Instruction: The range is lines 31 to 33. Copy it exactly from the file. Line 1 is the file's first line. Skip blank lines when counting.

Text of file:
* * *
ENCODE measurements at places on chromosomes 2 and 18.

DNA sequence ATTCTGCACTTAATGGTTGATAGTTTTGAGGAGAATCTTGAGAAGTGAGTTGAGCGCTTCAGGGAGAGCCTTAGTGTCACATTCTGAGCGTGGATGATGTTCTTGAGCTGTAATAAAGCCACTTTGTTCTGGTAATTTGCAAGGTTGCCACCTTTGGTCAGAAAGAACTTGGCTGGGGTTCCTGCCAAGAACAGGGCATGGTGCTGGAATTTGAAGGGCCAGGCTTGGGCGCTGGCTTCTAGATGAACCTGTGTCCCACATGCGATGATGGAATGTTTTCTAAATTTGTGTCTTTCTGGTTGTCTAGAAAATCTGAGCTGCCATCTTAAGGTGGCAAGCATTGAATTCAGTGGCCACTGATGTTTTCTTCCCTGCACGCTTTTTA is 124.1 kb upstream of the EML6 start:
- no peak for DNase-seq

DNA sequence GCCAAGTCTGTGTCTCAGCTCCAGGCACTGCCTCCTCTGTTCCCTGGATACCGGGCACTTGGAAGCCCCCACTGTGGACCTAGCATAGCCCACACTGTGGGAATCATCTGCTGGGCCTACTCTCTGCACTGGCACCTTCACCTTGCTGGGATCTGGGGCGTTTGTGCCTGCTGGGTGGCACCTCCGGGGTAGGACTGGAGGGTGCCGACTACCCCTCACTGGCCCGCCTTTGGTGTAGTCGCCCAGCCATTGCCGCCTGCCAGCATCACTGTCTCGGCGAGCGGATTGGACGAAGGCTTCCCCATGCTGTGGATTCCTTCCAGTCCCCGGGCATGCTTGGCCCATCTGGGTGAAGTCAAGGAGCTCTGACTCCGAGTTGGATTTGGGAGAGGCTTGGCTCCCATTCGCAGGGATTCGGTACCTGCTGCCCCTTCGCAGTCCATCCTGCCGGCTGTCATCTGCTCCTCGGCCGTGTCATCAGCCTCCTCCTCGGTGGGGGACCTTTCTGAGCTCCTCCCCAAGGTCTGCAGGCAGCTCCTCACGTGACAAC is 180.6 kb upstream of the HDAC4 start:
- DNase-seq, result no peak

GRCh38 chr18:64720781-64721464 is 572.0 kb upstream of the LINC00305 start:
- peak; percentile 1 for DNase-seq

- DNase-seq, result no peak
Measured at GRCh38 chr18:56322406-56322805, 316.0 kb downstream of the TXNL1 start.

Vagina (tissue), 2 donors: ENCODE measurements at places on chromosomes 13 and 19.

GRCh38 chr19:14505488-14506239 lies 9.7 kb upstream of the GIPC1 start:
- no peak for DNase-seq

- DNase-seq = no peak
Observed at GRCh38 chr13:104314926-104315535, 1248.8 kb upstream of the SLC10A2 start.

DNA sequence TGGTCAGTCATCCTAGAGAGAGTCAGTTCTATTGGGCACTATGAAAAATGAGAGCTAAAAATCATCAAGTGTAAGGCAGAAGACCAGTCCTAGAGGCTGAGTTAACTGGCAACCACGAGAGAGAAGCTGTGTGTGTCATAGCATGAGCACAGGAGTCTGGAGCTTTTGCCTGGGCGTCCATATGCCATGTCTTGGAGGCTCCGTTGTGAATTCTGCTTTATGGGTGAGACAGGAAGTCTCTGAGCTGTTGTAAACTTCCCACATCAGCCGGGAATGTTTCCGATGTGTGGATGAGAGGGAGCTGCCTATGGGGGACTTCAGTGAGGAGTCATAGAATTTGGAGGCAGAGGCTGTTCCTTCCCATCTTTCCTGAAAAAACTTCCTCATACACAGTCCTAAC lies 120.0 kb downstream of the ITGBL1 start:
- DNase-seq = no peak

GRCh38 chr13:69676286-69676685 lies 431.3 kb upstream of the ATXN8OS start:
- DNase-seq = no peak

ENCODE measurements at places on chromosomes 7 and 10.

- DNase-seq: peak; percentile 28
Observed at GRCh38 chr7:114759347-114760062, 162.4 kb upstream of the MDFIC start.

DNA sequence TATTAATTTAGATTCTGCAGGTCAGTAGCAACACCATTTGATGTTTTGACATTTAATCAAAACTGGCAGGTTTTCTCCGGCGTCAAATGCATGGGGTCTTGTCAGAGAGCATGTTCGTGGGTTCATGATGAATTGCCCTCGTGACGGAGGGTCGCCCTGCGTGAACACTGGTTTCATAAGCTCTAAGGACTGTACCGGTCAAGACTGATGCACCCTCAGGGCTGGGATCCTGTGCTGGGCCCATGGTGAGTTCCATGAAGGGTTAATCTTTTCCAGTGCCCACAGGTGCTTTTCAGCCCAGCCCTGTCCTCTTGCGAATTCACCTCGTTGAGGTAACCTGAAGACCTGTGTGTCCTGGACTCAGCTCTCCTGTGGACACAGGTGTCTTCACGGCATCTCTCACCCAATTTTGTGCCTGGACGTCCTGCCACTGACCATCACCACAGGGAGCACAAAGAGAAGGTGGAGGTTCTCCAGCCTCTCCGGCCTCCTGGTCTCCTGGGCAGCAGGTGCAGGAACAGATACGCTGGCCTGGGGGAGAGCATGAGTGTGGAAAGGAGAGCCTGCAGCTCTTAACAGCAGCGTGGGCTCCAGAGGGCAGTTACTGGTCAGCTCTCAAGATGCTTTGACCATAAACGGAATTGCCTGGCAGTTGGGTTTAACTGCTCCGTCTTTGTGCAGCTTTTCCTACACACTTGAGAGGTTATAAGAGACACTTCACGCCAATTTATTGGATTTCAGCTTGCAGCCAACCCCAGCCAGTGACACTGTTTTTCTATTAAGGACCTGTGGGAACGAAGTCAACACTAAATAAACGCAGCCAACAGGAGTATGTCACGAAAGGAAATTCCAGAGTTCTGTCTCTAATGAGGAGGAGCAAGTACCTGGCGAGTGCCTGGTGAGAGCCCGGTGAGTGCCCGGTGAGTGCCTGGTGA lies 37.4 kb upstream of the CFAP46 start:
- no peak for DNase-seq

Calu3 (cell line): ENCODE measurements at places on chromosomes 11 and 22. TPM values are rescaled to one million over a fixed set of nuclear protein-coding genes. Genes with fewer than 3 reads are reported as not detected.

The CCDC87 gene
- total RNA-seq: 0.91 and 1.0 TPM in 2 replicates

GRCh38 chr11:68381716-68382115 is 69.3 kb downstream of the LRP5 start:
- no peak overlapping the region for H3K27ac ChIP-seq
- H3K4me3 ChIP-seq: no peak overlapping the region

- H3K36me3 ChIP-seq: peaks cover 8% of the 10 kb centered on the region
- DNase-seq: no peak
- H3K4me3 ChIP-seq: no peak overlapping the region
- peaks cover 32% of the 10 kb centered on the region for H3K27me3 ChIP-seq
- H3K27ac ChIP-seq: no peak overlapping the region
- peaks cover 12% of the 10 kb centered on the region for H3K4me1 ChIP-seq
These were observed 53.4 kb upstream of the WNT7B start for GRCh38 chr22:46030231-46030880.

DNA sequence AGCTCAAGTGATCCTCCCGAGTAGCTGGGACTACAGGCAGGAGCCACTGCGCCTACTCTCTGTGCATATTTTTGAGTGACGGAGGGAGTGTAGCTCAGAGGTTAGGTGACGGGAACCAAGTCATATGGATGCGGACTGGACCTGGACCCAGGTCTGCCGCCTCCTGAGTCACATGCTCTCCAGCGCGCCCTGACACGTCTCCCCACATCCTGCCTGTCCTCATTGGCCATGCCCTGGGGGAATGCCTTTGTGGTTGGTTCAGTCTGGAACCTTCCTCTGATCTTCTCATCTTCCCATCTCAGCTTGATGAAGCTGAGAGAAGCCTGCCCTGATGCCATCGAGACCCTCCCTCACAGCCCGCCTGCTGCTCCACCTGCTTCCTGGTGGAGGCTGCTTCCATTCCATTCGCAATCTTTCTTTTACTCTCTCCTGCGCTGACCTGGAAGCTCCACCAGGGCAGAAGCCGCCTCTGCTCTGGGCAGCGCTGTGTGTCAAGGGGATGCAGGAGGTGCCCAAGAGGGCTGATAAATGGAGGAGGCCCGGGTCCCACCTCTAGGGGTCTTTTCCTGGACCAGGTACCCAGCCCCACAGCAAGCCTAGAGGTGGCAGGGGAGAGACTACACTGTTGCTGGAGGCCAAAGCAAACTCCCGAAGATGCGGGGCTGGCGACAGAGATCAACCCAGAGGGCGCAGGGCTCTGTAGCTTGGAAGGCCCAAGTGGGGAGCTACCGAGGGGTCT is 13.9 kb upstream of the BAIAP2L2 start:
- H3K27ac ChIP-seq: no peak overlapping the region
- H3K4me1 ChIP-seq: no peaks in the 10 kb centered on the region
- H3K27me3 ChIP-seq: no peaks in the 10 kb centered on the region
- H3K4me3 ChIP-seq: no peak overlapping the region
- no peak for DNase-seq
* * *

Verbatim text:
- DNase-seq: no peak
- H3K4me3 ChIP-seq: no peak overlapping the region
- peaks cover 32% of the 10 kb centered on the region for H3K27me3 ChIP-seq